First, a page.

This Morning: Martin Lewis discusses Help to Save scheme
Universal Credit claims have surged this year; on October 8, 2020, 5.7 million people were on Universal Credit. This was up two percent from September 10, 2020, official Department for Work and Pensions (DWP) statistics show.
On October 8, 2020, compared with March 12, 2020, there had been an increase of 2.7 million people (90 percent) on Universal Credit.
Clearly, during the unprecedented crisis, many have needed to turn to the benefit for support.
However, eligibility – and the amount a person can get – is affected by savings.
Among the eligibility rules, a person and their partner must have £16,000 or less in savings between them.
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Furthermore, the amount a person gets may be reduced depending on their savings.
It’s something which Kay Ingram, Director of Public Policy at national financial planning group LEBC, has highlighted recently.
In a recent alert, she addressed the topic of protecting eligibility to Universal Credit if an individual has savings.
The chartered financial planner said: “With the Office for Budget Responsibility forecasting a rise in unemployment in the second half of next year to 7.5 percent of the working population, many may be forced to seek Universal Credit for the first time.
“Those who have savings may see their entitlement to the benefit reduced; savings under £6,000 are disregarded, but between this boundary and £16,000, each £250 of savings reduces the credit by £4.35 per month.
“Those with savings may however still be eligible to claim.”
For those who do qualify for Universal Credit but have savings, Ms Ingram had some suggestions to protect eligibility.
First of all, she explained some types of savings – specifically money in pension pots – may not count for the means-test.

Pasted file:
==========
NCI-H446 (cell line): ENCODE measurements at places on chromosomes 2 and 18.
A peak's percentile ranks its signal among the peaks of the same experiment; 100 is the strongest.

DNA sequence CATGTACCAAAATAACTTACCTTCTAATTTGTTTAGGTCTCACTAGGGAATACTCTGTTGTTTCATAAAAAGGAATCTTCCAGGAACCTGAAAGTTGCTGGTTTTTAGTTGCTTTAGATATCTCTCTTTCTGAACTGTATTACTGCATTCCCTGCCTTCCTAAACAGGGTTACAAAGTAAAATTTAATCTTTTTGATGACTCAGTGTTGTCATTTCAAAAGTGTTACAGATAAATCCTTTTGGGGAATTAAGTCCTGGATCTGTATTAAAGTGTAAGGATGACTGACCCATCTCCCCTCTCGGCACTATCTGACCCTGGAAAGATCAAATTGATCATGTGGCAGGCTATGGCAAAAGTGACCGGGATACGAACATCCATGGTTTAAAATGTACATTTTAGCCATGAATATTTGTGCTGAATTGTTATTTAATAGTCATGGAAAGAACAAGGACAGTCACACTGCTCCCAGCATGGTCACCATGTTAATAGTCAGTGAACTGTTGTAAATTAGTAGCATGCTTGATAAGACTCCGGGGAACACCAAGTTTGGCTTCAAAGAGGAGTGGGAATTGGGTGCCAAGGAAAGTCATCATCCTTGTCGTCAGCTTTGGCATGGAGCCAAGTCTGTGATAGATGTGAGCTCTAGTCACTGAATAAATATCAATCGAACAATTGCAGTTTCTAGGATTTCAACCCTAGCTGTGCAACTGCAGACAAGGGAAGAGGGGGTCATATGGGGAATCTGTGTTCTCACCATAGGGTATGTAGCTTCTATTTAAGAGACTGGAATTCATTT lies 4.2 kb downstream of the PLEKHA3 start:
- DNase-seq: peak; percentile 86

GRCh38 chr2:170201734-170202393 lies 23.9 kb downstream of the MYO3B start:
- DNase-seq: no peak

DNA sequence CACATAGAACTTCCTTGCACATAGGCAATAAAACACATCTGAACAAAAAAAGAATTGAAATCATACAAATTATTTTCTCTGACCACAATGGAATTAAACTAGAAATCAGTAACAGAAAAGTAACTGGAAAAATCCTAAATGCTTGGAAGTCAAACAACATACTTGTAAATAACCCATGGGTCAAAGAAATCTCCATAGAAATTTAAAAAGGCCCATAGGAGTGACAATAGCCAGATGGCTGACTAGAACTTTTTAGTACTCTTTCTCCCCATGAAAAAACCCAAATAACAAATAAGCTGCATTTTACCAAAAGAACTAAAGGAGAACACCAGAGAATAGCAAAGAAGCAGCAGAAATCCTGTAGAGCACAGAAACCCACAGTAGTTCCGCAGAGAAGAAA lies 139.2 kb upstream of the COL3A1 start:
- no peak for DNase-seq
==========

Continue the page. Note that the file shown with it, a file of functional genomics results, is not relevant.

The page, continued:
“Money in pension pots is not counted for the Universal Credit means-test, unless the claimant is over age 66, but if money is withdrawn it will count towards the means-test,” she said.
However, other forms of saving do count.
Ms Ingram commented: “Younger people saving for a house purchase deposit through a Lifetime ISA will see their savings count towards the means-test for Universal Credit.
“If these are drawn out, they will lose the 25 percent bonus added to the LISA by the Government on the amount withdrawn, so if possible, other savings should be spent first.”
The chartered financial planner also shared some insight into how Universal Credit claimants may be able to “rebuild” their savings in the future, should they have depleted this year.
This is via Help to Save, a type of savings account which is backed by the government.
Ms Ingram explained it may be some “Universal Credit claimants are eligible to start a Help to Save account, which can be maintained for up to four years after their Universal Credit claim ceases”.
She continued: “So, those able to get back into work may be able to rebuild their savings and the Help to Save scheme includes a 50 percent Government subsidy.
“Eligible claimants with household income of £604.56 per month or more may open an account.
“Maximum savings are £50 per month over four years, with a bonus of 50 percent of the highest balance paid after year two and year four.
“Access to these savings is permitted without losing the bonus.”
Considering the maximum monthly contributions, over the four year period, a total of £2,400 can be saved in the account.
As such, it’s possibly to get up to £1,200 as a tax-free bonus over this time.
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